Somalia FMS Leaders Walk out of Meeting after Deadlock on Elections

MOGADISHU (Somaliguardian) – Somalia’s federal and regional leaders failed to reach an agreement over dispute on upcoming elections after the fourth day of sparring in the capital Mogadishu, officials confirmed on Wednesday.

There was a heated dispute at the outset of meeting over a number of issues and the leaders deadlocked on a complete overhaul of recent Dhusamareb conference. However, it was agreed to make changes to the previous deal despite some arguing to return to Dhusamareb should the deal be subjected to amendments.

It was earlier expected the leaders to issue a joint a communiqué on Tuesday, but failed to find a common ground on issues including the role of the current Electoral Commission and the cities where parliamentary elections will be held.

Sources told Somaliguardian that Puntland President did not attend the meeting on Wednesday and that Jubaland and Hirshabelle leaders walked out from the venue and returned to their hotels after attempts at finding a compromise came to an abysmal failure.

President Farmajo, the leaders of Southwest and Galmudug and the Mayor of Mogadishu continued with informal talks after negotiations broke up early on Wednesday.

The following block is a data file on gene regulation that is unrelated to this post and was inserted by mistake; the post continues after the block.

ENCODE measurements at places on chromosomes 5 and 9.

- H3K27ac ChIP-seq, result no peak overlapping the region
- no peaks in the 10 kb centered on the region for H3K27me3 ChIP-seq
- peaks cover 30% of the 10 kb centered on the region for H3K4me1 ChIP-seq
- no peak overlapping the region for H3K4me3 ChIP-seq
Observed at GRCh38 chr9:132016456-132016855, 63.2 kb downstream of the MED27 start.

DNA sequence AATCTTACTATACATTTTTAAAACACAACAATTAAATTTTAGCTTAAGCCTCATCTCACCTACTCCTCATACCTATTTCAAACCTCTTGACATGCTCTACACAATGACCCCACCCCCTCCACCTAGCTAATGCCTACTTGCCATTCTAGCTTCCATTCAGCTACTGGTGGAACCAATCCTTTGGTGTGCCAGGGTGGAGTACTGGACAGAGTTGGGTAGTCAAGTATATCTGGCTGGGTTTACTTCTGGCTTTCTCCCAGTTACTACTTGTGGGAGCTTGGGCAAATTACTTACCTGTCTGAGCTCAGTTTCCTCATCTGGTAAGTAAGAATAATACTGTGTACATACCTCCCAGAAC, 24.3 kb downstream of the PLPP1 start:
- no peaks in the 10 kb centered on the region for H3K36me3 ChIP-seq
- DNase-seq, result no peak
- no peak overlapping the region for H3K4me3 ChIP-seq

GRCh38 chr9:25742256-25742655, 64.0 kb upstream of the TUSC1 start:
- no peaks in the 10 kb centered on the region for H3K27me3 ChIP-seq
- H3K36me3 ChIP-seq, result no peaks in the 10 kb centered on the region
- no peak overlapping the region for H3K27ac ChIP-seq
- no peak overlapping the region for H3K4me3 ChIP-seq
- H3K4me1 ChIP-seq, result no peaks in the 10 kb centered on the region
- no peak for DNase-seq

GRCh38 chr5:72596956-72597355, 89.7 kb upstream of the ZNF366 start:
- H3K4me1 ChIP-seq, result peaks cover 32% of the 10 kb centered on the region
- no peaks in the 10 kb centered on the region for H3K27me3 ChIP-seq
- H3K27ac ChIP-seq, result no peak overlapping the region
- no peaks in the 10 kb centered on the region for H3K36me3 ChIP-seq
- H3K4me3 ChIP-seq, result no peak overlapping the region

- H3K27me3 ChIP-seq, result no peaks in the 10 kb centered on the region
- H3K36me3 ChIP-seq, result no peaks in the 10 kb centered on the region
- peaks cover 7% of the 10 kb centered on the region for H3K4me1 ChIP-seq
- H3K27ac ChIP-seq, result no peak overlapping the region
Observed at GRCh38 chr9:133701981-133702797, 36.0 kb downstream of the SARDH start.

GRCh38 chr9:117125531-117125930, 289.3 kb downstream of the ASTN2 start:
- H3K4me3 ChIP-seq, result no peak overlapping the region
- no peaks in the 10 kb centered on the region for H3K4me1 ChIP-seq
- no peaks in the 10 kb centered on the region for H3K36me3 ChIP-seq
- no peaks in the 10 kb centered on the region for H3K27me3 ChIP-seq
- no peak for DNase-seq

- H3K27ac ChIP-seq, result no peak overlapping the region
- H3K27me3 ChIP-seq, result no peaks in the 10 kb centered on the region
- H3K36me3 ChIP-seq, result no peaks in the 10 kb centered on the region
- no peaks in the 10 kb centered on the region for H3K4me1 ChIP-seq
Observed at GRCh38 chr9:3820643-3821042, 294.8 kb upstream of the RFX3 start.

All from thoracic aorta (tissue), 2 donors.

What are the points of dispute?

As the leaders seem to be unable to find a common ground on the composition of electoral models, electoral commission and other issues, federal member states presidents agreed on a position that the current Electoral Commission be dissolved but President Farmajo rejected their proposal altogether.

Among other points of dispute are the number of delegates and the cities from which Somali Parliamentarians will be elected in the upcoming parliamentary and presidential elections.

On the other hand, President Farmajo and the leaders of federal member states agreed that multi-party system – earlier mentioned in Dhusamareb deal – could not be established in the upcoming elections due to a number of technical issues.

Somalia’s International Partners and civil society groups are closely watching the current meeting, some looking on with little hope that it may produce an outcome favorable to all sides.

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